A Government body set up to empower Muslim women has been dismissed by one of its founders as a "tick box exercise" after she quit in protest at the slow progress it was making.
Shaista Gohir, a respected Muslim activist from Birmingham, was one of 19 prominent women who sat on the National Muslim Women's Advisory Group (NMWAG). But she left the group this week, accusing the body of being a "political fad" that had failed to help Muslim women in the way ministers promised.
During its launch in January 2008, NMWAG was trumpeted by Gordon Brown as key component of the Government's anti-extremism strategy, known as Prevent, and that it would help build a "stronger, better society".
But in a resignation letter sent yesterday, Ms Gohir detailed why she felt compelled to quit, accusing the body of failing to empower Muslim women and becoming sidetracked by "managing projects".
She also accused the group of deliberately increasing its output in the run-up the elections due to fears that "a new government may disband NMWAG due to its lack of impact".
"This has resulted in a sudden interest to ensure NMWAG is more visible and active," she wrote in the resignation letter. "I feel extremely uncomfortable about the timing of this renewed interest to empower Muslim women. I believe that this gives the perception that the group has suddenly become active to save itself rather than for the genuine empowerment of Muslim women which is a task that has to take place irrespective of elections or any change in government."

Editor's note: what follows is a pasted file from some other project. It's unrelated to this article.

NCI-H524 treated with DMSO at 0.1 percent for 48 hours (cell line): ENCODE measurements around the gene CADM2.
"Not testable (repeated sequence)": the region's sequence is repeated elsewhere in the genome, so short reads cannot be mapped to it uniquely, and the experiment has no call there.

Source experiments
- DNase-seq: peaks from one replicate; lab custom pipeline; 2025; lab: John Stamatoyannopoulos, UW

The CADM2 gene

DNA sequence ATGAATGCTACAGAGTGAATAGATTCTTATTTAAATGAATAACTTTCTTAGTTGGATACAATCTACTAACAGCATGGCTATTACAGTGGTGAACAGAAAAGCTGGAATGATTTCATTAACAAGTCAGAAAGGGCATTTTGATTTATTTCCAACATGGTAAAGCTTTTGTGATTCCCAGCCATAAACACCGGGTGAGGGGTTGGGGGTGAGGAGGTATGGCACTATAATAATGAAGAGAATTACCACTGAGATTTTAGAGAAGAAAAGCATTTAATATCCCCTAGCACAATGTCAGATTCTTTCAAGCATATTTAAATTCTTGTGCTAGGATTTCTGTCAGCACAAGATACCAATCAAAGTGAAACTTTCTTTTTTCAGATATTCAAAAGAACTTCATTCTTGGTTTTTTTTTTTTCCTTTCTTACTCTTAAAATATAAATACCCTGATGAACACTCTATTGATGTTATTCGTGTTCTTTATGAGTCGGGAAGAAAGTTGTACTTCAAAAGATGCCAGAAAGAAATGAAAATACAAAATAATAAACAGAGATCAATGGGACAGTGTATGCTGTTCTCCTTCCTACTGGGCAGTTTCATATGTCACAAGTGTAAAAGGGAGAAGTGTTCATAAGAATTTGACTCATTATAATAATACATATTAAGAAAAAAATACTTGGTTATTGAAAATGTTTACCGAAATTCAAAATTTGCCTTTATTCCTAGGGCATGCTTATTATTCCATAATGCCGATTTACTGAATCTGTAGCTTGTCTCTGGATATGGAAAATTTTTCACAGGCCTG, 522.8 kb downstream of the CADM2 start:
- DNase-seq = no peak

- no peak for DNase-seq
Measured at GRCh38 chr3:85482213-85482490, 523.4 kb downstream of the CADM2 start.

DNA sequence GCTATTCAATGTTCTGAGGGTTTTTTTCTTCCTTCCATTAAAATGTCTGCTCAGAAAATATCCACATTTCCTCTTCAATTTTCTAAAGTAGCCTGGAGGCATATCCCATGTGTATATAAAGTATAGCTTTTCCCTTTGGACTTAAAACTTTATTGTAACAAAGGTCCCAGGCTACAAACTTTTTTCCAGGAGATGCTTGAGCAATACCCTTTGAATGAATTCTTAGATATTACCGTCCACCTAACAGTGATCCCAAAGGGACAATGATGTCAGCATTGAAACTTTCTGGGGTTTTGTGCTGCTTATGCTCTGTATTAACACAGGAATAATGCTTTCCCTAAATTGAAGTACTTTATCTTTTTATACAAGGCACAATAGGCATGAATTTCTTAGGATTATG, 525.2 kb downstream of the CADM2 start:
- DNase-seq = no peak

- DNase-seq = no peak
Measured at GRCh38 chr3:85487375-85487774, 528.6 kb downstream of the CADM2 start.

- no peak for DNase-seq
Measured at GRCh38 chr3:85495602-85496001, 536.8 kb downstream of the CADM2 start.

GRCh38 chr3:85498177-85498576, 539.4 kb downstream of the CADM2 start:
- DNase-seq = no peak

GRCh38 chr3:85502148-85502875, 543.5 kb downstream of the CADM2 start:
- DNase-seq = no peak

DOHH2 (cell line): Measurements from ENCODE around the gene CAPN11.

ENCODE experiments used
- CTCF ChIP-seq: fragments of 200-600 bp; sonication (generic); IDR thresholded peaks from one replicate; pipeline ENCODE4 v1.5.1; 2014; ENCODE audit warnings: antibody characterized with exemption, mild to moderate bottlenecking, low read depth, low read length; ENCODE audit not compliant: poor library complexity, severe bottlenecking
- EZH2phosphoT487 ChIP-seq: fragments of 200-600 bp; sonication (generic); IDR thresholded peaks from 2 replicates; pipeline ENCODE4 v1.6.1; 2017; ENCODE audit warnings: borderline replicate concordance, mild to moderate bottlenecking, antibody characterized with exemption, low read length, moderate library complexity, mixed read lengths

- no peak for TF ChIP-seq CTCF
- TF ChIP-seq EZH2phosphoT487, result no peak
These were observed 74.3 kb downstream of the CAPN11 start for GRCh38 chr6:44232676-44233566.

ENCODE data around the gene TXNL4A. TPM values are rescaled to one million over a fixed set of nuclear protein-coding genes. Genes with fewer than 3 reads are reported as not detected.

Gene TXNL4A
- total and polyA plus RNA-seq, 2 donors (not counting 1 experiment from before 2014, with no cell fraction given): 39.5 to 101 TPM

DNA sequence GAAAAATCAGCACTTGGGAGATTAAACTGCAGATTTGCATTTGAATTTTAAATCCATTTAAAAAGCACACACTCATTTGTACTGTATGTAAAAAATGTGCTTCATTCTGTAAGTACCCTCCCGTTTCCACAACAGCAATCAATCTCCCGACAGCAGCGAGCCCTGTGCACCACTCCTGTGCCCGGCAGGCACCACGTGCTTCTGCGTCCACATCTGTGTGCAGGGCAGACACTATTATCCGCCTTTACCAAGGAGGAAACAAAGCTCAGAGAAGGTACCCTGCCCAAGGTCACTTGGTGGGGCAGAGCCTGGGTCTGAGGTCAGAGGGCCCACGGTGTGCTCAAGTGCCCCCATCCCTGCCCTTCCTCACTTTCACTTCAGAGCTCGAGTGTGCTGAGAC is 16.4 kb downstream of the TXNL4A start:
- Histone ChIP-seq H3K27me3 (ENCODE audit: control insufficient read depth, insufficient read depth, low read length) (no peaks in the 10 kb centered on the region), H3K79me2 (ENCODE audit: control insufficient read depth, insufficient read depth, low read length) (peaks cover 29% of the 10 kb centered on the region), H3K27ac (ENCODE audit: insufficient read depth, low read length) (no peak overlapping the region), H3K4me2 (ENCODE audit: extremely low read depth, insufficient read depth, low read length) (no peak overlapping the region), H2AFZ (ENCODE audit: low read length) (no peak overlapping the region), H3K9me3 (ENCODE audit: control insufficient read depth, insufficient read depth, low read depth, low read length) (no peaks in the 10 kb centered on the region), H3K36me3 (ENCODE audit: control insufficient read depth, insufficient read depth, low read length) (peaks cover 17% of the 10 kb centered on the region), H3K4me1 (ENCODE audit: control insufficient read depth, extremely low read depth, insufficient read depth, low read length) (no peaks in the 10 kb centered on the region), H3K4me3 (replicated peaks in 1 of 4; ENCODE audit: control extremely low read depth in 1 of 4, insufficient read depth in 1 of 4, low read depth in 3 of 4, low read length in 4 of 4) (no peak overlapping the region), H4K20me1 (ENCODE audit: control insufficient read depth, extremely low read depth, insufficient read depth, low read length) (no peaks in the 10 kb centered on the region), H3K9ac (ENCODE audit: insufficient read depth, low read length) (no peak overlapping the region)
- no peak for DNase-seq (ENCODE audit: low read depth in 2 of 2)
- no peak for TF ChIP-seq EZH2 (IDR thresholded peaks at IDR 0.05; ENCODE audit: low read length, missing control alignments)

Ms Gohir's resignation comes just one week after the Government's anti-extremism strategy was heavily criticised in a report by MPs who claimed that Prevent was alienating Britain's Muslims, rather than encouraging them to root out extremism. The communities and local government committee said the Prevent programme was backfiring and it was difficult to know what good it was doing.
A spokesperson for the Department of Communities and Local Government (DCLG) said they were aware of Ms Gohir's letter but were unable to comment in the run-up to the election.